Indians often say the mood of the capital is the mood of the nation. People across the country have not stopped talking about Kejriwal and the Delhi election; the excitement is palpable.The time is ripe for a national anticorruption revolution. Other Indian cities await the results of this grand experiment in Delhi, in the hopes that successes there can be replicated elsewhere. Especially if the central government supports Kejriwal in Delhi as Modi has promised, then other regions can demand the same support. If Kejriwal succeeds in his second run as CM, he could propel Delhi as a change agent for the nation.

7 thoughts on “An Uncommon Victory for India’s Common Man

  1. I find difficult to reconcile earlier analysis “India voters voted against anticorruption but not for anticorruption party.” with the landslide victory of APP this time in New Delhi. What then the voters have started voting for anticorruption agenda as well as anticorruption party?

    • Yes, I take it Anusha’s point is that the situation seems to have changed since the national elections, or possibly that Raj’s earlier post may have been too quick to dismiss the viability of the AAP despite its poor showing in the national election.

      The real questions, it seems to me, are, first, whether the AAP will do better as a governing party this time around (and earn back some of the confidence and credibility it may have squandered last time around), and, second, whether it will have a significant political and policy impact outside of Delhi. Anusha seems optimistic, and I don’t know enough about Indian politics to disagree with her, though it seems from other comments like others are a bit more skeptical.

  2. I won’t pretend to know much about Indian politics but several Indians I have spoken with recently have expressed doubt about the AAP’s ability to govern in collaboration with other parties, a suspicion that seems to have been partly substantiated by Kejriwal’s earlier resignation. There is a difference between running a great campaign and governing well and, if recent years are any indication, it sounds like the electorate expects delivery on substantive campaign promises ASAP. I hope the best for AAP, Kejriwal, and their mission of anti-corruption. In control of all but 3 seats, the AAP might well be able to pull off reform in Delhi. But regardless of how the AAP fairs, I feel like it’s probable we’ll see wider effects among the ruling political elite and the traditionally powerful parties. Perhaps they will make good on their own commitments to fight corruption, that is if they want to keep their jobs.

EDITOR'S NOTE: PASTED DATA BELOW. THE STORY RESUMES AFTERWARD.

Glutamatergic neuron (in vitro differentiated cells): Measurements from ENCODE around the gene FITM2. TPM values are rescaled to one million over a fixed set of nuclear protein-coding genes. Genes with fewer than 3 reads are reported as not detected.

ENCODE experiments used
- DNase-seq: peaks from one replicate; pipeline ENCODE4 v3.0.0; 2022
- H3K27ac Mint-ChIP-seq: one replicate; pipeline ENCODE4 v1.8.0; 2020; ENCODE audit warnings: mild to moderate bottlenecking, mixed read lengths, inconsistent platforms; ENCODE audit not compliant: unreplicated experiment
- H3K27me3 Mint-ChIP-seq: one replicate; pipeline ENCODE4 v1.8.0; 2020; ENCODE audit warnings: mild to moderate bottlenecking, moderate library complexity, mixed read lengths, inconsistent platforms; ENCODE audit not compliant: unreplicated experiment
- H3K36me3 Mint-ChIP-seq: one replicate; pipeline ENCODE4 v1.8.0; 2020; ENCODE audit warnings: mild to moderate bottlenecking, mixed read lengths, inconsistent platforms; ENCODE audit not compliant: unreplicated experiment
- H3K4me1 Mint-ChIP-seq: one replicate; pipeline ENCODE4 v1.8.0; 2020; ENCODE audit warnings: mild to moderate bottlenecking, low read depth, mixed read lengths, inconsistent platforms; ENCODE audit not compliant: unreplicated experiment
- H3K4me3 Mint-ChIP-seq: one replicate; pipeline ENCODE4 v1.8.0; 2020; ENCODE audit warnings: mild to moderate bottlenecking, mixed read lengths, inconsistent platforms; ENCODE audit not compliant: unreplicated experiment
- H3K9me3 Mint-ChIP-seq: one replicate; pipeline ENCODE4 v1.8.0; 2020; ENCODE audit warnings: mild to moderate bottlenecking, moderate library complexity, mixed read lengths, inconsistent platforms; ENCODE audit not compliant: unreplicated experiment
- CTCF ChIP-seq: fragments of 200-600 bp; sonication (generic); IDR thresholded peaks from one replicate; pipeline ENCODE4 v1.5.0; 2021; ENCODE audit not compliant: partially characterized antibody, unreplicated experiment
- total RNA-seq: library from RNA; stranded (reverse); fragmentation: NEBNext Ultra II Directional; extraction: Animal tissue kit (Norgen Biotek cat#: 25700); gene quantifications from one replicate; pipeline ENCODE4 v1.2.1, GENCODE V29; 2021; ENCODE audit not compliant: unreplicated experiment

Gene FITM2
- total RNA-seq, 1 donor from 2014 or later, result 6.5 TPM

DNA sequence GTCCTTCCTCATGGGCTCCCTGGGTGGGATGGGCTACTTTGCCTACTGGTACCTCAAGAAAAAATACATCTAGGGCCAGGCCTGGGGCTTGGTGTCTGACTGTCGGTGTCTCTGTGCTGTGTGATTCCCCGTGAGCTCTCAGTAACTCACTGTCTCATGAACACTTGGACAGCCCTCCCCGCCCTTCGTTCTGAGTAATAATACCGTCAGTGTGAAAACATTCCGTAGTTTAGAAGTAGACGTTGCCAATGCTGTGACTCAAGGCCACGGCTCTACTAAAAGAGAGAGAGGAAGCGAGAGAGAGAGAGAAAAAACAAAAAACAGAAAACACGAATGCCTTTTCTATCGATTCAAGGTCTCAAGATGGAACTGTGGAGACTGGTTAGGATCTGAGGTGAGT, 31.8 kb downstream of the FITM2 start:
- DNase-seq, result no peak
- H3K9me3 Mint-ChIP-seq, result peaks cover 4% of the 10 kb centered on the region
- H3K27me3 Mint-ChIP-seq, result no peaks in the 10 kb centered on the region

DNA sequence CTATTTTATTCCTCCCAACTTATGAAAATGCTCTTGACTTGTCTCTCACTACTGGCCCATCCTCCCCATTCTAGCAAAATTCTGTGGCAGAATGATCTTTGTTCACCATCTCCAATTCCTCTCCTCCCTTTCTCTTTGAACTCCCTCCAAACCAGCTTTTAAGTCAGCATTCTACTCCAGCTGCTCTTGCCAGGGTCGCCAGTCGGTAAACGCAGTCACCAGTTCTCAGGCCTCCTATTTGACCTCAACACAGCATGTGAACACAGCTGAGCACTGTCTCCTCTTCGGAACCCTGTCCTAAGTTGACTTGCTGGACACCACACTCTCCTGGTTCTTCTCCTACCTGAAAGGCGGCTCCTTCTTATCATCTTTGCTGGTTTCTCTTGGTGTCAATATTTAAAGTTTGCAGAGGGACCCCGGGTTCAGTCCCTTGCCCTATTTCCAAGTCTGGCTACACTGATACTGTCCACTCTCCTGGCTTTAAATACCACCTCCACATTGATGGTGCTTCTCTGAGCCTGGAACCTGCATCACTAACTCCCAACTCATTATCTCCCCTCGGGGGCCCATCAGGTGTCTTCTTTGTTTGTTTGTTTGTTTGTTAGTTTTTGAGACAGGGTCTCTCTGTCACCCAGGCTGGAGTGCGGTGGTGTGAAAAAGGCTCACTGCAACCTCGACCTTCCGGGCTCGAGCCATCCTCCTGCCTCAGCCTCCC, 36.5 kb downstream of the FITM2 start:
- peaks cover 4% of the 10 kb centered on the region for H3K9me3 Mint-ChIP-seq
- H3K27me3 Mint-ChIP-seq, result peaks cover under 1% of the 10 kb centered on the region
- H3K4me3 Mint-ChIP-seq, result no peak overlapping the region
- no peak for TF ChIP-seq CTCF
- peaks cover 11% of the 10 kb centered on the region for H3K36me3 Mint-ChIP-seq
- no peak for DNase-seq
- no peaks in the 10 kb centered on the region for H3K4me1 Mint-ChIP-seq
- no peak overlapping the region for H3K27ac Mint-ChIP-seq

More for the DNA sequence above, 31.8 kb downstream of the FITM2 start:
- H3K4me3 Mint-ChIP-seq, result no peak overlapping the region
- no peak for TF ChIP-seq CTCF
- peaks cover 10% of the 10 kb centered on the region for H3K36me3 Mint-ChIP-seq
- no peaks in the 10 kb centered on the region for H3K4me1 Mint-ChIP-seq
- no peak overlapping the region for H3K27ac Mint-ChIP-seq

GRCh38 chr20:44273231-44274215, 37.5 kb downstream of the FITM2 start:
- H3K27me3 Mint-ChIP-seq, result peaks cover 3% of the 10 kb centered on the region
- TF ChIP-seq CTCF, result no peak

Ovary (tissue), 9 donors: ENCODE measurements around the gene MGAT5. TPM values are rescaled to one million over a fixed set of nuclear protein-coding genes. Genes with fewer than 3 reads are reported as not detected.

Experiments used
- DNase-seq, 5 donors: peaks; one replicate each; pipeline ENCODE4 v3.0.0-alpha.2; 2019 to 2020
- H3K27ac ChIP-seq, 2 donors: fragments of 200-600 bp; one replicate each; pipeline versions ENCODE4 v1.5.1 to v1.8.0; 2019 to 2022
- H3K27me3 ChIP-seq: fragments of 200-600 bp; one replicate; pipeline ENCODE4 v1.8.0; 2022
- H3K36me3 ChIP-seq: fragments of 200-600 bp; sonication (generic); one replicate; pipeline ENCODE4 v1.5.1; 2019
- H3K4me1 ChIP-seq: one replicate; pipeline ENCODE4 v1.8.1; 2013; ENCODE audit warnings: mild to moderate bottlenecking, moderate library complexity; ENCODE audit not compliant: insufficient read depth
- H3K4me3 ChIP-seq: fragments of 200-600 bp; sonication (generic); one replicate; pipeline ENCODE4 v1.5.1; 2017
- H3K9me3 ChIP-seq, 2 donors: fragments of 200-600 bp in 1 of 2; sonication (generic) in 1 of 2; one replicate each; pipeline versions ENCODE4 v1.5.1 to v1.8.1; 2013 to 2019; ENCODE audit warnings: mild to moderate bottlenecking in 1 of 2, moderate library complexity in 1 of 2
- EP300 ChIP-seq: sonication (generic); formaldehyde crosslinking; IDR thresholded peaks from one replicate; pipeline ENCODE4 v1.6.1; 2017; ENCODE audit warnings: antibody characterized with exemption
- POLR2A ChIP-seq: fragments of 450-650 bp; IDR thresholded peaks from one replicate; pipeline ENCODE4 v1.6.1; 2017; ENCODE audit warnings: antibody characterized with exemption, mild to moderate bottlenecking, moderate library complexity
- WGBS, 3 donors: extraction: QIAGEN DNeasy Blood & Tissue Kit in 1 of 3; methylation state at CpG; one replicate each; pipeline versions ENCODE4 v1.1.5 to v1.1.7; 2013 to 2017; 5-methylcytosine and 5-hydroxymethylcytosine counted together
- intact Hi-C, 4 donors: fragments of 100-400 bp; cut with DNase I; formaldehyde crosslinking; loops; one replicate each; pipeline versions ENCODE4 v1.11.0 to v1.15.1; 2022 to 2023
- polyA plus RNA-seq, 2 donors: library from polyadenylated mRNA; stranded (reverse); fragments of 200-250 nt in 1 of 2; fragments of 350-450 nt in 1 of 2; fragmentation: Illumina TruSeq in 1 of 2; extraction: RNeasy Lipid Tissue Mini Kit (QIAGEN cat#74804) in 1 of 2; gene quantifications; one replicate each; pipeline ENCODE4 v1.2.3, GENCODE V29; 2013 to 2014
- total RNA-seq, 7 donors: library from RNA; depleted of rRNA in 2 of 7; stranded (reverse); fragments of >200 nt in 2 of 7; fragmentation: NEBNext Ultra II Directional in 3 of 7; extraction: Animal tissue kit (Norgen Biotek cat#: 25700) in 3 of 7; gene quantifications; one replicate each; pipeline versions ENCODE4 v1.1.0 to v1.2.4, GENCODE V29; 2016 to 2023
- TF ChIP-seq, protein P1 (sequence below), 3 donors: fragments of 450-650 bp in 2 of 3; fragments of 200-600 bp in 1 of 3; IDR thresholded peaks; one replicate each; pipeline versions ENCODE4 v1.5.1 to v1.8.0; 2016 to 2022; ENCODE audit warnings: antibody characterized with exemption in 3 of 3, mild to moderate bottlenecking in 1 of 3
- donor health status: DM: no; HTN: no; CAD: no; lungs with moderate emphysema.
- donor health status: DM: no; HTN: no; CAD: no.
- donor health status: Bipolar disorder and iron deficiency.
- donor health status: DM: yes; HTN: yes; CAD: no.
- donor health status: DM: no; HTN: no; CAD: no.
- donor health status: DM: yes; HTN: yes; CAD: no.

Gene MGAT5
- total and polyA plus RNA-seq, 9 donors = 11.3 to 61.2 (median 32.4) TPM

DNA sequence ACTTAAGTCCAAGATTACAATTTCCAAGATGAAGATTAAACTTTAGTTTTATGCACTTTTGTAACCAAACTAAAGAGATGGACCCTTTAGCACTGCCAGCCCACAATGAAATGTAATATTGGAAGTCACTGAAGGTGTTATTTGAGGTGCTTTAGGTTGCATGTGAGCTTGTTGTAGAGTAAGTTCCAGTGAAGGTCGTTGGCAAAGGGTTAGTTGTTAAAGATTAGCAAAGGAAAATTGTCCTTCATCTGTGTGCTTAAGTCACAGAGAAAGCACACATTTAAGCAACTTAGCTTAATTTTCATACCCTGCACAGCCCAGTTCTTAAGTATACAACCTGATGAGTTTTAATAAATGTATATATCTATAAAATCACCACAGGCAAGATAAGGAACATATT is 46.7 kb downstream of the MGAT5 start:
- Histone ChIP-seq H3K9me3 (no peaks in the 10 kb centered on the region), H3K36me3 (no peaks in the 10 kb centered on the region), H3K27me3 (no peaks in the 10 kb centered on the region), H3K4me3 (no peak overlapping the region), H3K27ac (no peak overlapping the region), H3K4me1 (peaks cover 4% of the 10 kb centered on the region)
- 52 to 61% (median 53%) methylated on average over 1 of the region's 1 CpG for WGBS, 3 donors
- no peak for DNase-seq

3. This impressive and exciting electoral development in India reminds me somewhat of the recent victory of Joko Widodo in Indonesia. Both Kehriwal and Widodo seem to have ridden a wave of discontent over widespread corruption among civil servants in their respective countries. I recently read that Widodo is far ahead of the Indonesian legislature on many issues — so far, in fact, that he’s going to find it hard to enact his much-vaunted reforms. Liz’s concern about AAP and Kejriwal’s ability to deliver seems founded in the same cold, hard logic. This is dismaying, and perhaps too cynical, so thank you Anusha for an uplifting counterpoint to that depressing narrative.

  4. Narayan, I agree with you and I think this election is very different from the last election for that exact reason. The Indian voters defeated Congress party, in large part because of rampant corruption so in this way they voted against corruption, but did not vote for anti-corruption since the AAP only won a plurality in that election. This time, however, the voters have clearly voted for anti-corruption.

    Chris and Liz, I appreciate both of your instincts. There is every chance that the AAP and Kejriwal will fail and be unable to bring about any real change or cooperate with the BJP. Political stagnation has been a huge blow to the movement in the past and still poses a very real danger. However, I think the mass public support and the control the AAP now possesses (In contrast with last election where the AAP only won 28/70 seats) positively reinforce each other. The AAP and Kejriwal will hopefully have more rigor and energy in proposing and passing legislature because it will be much easier this time and they know they have the support of the masses. They also know they can easily lose support of the masses like the BJP has in Delhi. Similarly, I think the people also feel empowered. At least, much of the media coverage has made it seem like the urban poor and low income citizens of Delhi feel excited and revived by their victory in the election. I think this kind of empowerment and energy is largely unprecedented, so if there is a ever a time to be hopeful, it is now.